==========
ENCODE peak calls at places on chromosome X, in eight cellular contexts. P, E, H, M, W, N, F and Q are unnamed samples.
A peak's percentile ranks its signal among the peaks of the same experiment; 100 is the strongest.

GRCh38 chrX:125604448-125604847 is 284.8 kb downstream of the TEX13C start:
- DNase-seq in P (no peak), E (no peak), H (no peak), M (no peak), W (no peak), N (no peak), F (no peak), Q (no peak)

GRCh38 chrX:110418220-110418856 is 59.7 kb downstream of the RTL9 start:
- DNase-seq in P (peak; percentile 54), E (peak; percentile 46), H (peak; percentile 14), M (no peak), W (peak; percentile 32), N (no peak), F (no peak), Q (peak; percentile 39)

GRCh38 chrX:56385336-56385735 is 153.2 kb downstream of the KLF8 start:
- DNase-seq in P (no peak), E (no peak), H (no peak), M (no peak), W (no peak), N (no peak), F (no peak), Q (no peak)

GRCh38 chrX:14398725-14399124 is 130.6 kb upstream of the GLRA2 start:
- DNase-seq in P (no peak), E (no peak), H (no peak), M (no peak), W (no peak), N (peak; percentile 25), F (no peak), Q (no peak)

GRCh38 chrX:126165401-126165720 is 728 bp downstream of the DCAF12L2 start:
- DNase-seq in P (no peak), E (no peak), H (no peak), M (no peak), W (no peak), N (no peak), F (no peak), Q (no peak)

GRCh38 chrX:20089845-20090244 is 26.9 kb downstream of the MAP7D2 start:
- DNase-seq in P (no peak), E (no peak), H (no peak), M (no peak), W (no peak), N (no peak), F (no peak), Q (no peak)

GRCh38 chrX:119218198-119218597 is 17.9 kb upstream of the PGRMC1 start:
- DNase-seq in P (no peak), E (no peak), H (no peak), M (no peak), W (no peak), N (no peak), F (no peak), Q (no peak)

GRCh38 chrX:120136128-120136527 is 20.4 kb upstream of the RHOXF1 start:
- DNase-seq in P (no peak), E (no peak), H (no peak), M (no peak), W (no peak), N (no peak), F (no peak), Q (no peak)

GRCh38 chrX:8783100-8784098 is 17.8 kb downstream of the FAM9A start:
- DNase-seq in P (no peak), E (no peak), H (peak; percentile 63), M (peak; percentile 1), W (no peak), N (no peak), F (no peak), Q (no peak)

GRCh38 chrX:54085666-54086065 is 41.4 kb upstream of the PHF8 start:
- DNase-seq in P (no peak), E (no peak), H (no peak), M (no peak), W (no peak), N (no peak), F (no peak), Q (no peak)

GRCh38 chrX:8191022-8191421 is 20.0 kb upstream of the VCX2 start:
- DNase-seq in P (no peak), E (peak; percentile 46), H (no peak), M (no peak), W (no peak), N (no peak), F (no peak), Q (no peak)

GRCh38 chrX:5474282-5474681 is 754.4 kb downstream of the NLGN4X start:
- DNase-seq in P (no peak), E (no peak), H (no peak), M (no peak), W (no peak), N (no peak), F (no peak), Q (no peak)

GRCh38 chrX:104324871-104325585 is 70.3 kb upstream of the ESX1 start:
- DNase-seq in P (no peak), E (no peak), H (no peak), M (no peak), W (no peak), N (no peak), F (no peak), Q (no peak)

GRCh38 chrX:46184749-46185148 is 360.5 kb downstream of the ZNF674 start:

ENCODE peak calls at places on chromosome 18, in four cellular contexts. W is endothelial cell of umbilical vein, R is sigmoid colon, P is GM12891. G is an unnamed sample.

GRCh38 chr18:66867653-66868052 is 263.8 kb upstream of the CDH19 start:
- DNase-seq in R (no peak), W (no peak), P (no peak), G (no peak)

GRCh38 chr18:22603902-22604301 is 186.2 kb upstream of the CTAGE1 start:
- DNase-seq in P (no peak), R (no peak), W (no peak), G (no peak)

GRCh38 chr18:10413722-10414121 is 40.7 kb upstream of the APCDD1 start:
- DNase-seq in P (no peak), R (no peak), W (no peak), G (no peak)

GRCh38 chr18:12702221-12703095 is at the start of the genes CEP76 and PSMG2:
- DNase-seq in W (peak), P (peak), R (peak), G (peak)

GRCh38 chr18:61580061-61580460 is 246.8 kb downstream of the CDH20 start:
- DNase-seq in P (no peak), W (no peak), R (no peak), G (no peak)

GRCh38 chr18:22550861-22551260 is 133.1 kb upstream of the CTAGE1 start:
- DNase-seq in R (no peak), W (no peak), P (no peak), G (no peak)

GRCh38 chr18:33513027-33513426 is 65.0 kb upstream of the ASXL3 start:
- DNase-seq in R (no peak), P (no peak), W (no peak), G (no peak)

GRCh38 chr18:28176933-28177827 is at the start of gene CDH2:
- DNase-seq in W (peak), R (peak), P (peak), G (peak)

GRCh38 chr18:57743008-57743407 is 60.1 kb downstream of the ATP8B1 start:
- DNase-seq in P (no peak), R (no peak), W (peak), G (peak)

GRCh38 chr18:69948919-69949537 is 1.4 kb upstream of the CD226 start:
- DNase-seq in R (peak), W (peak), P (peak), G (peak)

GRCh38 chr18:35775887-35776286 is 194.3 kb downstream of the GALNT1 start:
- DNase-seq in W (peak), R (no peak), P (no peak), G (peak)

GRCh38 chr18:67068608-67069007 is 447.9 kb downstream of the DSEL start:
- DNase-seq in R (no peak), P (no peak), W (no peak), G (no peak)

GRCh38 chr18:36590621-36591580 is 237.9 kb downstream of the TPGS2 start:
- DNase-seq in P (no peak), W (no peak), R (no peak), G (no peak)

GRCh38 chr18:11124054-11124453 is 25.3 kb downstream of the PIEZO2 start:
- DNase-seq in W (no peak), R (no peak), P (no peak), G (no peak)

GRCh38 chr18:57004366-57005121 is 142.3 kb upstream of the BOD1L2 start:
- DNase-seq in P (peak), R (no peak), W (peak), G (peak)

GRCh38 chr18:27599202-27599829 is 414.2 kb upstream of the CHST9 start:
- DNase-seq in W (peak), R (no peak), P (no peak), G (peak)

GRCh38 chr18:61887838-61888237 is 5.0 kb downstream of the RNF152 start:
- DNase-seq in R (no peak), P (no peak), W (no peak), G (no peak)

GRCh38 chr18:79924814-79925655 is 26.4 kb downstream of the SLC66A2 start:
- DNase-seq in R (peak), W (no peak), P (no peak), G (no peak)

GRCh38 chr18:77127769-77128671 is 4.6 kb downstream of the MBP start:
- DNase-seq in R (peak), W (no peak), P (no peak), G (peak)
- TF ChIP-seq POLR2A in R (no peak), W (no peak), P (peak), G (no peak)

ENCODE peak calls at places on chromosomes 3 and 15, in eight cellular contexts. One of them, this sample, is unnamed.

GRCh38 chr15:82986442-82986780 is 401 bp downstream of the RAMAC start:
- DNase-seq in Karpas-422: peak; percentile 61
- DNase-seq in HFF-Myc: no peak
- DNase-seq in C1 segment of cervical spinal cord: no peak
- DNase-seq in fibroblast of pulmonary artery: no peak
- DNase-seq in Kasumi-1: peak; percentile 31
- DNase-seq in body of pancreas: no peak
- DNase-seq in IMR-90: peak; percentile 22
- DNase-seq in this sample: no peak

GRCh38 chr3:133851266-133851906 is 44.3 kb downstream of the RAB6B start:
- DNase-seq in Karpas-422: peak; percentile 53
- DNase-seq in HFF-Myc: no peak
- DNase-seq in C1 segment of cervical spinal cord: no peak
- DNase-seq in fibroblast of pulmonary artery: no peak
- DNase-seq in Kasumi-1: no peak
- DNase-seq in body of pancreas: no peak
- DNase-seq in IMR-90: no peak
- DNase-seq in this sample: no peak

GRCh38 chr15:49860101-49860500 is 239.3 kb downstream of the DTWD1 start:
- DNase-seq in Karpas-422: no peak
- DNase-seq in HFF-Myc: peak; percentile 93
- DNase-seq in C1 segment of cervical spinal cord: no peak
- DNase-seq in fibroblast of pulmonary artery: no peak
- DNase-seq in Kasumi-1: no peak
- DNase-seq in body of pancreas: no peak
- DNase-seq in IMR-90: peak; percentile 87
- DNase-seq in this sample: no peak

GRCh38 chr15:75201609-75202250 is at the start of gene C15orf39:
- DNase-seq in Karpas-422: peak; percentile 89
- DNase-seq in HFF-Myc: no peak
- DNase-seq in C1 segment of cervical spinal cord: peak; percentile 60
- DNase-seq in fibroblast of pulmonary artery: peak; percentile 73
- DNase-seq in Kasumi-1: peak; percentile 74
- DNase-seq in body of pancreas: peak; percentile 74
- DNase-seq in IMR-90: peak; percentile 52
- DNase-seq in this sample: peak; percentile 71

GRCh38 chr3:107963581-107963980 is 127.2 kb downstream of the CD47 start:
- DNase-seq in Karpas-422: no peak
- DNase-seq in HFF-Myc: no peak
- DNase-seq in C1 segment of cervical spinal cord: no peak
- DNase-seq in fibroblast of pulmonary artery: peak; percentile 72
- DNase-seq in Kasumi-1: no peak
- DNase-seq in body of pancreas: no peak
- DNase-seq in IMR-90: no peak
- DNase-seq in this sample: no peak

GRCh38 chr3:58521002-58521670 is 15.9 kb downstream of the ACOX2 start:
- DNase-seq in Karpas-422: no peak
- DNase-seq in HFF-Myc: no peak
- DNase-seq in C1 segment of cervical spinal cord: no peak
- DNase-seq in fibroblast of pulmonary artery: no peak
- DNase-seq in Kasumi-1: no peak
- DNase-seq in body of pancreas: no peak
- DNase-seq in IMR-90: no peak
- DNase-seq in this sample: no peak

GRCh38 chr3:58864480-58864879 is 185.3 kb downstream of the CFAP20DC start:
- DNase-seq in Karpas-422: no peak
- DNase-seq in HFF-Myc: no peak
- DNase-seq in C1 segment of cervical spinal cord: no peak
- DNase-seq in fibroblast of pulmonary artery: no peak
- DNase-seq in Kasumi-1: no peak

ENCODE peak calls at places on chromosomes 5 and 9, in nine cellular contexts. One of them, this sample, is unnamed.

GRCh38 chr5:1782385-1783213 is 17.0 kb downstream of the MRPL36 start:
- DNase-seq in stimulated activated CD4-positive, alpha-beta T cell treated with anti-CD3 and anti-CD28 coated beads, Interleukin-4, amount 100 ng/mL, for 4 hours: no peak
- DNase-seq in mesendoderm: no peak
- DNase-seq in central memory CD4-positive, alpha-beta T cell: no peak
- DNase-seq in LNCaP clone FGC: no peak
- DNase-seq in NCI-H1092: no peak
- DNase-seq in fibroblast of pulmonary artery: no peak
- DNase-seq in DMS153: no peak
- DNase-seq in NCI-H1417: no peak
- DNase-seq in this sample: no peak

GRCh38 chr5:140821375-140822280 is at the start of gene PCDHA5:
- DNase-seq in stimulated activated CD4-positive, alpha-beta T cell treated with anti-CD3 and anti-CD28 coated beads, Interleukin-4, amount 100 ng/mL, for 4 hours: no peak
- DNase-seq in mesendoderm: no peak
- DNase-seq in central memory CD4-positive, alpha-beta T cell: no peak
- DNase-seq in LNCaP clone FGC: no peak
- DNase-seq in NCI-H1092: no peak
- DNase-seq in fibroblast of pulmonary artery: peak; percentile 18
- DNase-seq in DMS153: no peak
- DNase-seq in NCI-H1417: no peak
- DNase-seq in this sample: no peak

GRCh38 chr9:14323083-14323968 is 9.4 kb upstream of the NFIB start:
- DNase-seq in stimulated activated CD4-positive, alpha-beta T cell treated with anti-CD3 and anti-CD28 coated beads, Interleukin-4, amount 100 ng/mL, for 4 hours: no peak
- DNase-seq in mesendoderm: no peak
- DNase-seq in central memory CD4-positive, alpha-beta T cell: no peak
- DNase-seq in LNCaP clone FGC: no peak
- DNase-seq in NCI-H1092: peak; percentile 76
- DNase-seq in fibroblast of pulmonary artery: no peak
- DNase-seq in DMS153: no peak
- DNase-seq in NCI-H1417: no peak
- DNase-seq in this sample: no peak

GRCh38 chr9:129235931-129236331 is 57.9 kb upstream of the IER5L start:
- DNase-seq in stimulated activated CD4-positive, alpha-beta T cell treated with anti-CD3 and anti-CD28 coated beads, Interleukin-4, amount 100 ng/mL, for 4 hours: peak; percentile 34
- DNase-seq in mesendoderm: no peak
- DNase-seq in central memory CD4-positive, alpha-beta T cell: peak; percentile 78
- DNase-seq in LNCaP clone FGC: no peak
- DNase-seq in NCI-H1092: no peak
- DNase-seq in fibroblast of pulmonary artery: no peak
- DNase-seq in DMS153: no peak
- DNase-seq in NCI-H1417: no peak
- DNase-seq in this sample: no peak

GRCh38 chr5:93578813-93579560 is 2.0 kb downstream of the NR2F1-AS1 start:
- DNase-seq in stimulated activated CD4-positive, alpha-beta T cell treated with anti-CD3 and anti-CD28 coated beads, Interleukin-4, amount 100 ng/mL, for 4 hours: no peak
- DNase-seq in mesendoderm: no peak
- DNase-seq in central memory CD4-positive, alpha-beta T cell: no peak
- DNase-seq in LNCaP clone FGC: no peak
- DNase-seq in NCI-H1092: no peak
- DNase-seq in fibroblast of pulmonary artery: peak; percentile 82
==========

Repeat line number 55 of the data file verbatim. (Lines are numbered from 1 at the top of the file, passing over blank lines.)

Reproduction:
GRCh38 chr18:36590621-36591580 is 237.9 kb downstream of the TPGS2 start: